White Material (2009, Claire Denis)
When John Ford and John Wayne bid farewell to the iconography of the cowboy in The Searchers, it wasn’t a weighty personal concession to just the changing of the times, but also to morals, the gradual recognition of right and wrong that seems to rise so conspicuously from privilege. Claire Denis’ staggering White Material, a complex near-masterpiece, stretches those few seconds of reflection that signal the literal end of The Searchers and the metaphoric end of the western, and recasts it as a feature-length brood over the same issues, falling here on a woman running a coffee plantation in an unidentified African country that is undergoing a civil war. The film follows her delusional and painfully protracted attempts to delay the inevitable, to maintain the harvest and operate business as usual, going so far as to hire new workers when her terrified crew leaves. Initially symbols of privilege and colonialism are merely threatened, typically by radio-generated revolutionary rhetoric that seems to emanate from every speaker everywhere as an invisible cultural force, but gradually the troubles infiltrate the world of Maria (Isabelle Huppert) and her family, with tragic results.
This is a compelling and confounding story handled by a real filmmaker. The aesthetic beauty in the work of director Claire Denis and cinematographer Yves Cape is both a formal, cinematic triumph and the provider of an appropriately unadorned portrait of a woman who allows herself to be destructively driven by preconceptions of and her attachment to a land of gorgeous, overwhelming intricacy she can’t begin to wrap her head or her hands around. Denis approaches the film carefully and with a sure hand, never once overreaching. It’s something of a miracle that she’s able to strike a balance of generating some empathy for Maria and unreservedly denouncing the boxed-in class-conscious advantage she and her family have enjoyed for years up to this point, with all the racial overtones therein implied. This is one regard in which the film matters intensely — there are plenty of movies about overt racism, very few about people who seemingly mean well but are unconscious of how their behaviors and practices impact those around them. Maria looks the other way each time she’s given an opportunity to notice that she is now an old-world relic of an ugly past, wherever her own heart may lie.
Huppert isn’t in every scene, but the movie belongs to her — she is the subject of this character study, which does not see her grow or change but dig her heels farther in, until it’s almost certainly too late for her to ever escape in any meaningful way from her volatile surroundings. It’s hard to describe the approach White Material takes to immersing itself in her world; as much as we are privy to what’s inside her head in a strangely specific fashion, the film remains seductive and dreamlike because of the vagueness of its narrative and because it doesn’t underline or say too much. Dialogue is incidental, the secondary characters swoop in and out like ghosts, and just under the surface of everything is a raw humanity to which everyone except Maria herself ultimately surrenders. Her humanity is instead manifested in her dogged protection of what has been hers and what can no longer be.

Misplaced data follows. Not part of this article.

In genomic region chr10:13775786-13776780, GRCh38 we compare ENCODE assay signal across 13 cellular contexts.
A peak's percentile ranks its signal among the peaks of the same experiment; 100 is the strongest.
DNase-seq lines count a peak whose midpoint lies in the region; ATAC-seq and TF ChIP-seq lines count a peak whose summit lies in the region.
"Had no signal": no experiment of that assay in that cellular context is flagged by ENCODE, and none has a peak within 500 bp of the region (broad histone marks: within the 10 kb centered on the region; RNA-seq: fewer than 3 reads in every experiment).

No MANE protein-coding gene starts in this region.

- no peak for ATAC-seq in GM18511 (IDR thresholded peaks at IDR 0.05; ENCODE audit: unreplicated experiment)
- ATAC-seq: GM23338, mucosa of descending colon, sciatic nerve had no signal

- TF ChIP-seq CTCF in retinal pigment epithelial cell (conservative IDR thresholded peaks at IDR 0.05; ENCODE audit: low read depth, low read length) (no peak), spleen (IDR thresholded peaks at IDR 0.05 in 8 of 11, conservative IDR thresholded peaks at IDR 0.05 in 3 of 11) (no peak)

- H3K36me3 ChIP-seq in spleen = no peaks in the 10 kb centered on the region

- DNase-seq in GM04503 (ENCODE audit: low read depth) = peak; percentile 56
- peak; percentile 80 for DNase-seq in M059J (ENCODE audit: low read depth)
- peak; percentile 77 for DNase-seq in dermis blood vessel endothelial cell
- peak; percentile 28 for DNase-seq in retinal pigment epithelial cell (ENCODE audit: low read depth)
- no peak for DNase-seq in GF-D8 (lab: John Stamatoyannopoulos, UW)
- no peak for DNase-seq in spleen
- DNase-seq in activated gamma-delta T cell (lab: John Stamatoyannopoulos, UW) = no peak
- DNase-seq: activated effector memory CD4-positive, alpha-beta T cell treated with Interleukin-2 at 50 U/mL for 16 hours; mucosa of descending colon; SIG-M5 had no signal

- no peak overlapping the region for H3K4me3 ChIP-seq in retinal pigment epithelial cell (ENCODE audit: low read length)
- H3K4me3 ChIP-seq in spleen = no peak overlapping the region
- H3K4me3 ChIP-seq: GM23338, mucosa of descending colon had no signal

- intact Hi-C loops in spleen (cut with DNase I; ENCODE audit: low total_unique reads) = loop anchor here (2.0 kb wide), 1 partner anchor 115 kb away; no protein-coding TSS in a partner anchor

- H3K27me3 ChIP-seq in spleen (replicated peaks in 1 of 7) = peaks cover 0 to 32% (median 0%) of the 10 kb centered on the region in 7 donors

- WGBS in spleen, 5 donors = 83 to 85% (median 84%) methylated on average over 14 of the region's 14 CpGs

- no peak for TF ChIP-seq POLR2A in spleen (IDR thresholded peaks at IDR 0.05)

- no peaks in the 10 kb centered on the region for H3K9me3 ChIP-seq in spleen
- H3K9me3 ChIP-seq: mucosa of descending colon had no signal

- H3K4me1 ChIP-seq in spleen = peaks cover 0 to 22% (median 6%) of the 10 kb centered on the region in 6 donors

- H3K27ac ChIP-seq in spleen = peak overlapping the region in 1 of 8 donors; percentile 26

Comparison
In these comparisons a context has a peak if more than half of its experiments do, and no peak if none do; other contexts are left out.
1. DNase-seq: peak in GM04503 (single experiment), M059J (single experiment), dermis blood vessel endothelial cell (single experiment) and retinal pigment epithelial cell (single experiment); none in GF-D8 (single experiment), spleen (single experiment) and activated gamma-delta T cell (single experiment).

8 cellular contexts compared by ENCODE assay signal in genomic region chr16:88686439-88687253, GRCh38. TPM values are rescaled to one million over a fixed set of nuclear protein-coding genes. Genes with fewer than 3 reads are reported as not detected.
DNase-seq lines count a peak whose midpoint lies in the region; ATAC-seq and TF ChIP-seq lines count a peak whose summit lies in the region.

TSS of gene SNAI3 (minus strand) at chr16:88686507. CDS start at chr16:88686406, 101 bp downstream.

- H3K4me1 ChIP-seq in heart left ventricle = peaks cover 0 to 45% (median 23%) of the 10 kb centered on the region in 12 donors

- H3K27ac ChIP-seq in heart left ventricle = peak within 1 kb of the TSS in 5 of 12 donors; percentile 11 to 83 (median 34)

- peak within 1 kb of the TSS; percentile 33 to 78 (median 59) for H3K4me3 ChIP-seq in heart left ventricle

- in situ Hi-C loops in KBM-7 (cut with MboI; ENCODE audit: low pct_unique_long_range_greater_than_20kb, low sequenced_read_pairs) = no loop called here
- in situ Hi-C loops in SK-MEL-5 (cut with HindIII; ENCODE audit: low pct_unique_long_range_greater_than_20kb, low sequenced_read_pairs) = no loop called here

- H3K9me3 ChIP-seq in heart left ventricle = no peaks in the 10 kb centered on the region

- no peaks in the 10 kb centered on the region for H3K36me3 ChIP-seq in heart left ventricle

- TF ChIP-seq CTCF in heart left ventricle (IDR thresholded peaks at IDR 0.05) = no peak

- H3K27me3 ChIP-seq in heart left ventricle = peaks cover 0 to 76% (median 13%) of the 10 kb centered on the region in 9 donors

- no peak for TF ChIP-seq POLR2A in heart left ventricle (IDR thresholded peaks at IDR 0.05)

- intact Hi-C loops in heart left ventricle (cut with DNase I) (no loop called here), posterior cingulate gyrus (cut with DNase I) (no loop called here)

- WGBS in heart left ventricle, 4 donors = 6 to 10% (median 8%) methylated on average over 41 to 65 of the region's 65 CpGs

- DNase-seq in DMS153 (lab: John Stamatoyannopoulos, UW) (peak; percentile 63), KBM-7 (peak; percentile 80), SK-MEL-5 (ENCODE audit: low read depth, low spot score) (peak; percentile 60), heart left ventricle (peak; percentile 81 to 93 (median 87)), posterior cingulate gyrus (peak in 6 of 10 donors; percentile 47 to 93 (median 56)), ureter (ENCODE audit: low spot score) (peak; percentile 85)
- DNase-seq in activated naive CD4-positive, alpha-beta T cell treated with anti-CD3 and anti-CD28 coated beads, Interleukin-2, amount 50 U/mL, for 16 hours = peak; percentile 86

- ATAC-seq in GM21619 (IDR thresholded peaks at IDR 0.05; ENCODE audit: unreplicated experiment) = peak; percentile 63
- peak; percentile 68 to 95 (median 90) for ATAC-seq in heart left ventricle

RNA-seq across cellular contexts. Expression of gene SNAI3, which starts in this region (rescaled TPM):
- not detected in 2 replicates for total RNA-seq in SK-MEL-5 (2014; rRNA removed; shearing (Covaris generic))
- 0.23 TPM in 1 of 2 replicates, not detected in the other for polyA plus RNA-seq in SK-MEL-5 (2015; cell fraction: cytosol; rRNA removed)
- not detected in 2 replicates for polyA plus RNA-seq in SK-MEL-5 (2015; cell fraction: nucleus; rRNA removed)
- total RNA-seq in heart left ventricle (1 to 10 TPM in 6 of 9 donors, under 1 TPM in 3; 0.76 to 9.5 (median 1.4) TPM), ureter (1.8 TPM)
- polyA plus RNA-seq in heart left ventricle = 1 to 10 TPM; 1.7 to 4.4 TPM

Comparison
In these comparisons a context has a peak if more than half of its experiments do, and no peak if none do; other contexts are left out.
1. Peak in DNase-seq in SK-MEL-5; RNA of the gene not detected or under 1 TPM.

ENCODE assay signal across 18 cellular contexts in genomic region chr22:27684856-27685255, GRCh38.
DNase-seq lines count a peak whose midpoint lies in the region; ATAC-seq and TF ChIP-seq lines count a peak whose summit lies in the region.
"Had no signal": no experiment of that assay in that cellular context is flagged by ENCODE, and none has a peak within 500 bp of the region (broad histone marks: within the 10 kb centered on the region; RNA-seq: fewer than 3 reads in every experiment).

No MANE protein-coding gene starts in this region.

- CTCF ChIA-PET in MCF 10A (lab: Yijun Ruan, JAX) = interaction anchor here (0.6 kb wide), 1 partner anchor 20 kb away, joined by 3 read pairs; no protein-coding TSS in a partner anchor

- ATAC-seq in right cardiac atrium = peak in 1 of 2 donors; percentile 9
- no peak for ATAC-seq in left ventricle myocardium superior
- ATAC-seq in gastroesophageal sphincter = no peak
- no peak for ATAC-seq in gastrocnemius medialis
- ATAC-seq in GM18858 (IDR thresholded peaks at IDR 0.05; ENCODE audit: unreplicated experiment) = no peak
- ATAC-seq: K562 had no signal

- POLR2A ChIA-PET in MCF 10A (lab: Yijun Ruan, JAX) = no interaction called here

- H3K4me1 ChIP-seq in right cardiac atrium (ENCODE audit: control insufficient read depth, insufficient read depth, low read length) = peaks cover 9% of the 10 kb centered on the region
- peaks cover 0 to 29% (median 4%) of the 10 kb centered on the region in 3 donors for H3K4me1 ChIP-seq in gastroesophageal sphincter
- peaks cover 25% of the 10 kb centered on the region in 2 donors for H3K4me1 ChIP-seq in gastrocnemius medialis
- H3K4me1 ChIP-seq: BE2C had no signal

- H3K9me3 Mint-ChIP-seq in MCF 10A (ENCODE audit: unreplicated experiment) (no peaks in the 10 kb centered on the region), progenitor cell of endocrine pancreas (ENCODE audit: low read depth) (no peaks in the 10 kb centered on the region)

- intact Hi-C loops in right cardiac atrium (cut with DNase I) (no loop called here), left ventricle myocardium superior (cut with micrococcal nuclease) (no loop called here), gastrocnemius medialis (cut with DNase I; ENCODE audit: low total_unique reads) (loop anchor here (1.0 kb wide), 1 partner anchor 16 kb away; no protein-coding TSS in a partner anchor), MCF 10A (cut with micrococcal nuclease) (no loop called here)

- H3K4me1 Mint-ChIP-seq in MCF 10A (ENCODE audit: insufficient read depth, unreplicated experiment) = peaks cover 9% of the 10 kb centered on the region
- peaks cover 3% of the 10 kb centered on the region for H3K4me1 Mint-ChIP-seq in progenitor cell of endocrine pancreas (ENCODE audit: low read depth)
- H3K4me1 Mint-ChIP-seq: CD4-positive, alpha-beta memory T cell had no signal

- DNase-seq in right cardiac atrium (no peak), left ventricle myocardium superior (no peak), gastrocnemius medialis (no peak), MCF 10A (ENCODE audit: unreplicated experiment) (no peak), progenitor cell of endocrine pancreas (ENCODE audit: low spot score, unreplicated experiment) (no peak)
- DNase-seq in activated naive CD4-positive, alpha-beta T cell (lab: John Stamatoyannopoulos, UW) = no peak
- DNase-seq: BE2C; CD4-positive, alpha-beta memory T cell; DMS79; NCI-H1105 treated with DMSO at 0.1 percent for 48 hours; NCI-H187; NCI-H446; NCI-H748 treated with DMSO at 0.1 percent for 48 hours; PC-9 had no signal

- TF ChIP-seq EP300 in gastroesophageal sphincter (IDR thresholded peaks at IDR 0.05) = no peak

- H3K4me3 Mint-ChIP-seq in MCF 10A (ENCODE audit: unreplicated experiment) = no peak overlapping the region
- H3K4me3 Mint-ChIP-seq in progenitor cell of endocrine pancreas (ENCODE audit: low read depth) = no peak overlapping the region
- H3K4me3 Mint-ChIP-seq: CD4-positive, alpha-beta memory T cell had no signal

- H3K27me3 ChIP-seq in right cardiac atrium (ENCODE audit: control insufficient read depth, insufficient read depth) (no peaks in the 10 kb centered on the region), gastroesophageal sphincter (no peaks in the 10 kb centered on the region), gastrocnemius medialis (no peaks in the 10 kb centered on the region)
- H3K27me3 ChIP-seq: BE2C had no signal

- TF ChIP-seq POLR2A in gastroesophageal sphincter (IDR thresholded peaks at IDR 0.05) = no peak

It’s refreshing to see again a film that’s as linear as this one but is told in so sensory a fashion — smells, sights, places, sounds, everything except words, though words can serve as ominous wallpaper (the aforementioned radio chatter recalls the similar but much uglier sequences in Terry George’s Hotel Rwanda). As a parable, it reaches its apex with the slowly brewing insanity of Maria’s son, an overprotected and sheltered young adult who bursts out of his shell with hatred and aggression, leading indirectly to several imperialistic murders and to the burning to the ground of the coffee plantation.
That’s good and well for the underlying consideration of a lilting, lyrical film about ugly tragedy that isn’t black-and-white simplistic. But there’s something deeper still here, something that reaches to the core of the last century of global experience. Of all the films that spring to mind here, one reigns above all: Maria’s family draws a clear line to the O’Haras in Gone with the Wind — their generations have come upon privilege and possession built on hateful acts long ago that continue, either subtly or overtly, to the time of the film, and each film is about the brood’s rigorous denial that their lives are founded on outdated prejudice and mores. Gone with the Wind was of course a not entirely well-reasoned document of the end of slavery — White Material captures the final cough of colonialism, in a more unforgiving fashion than even Powell and Pressburger’s Black Narcissus. Time will tell whether its thoughtful, elegant treatment of its subject matter is as prescient and vital as it seems now.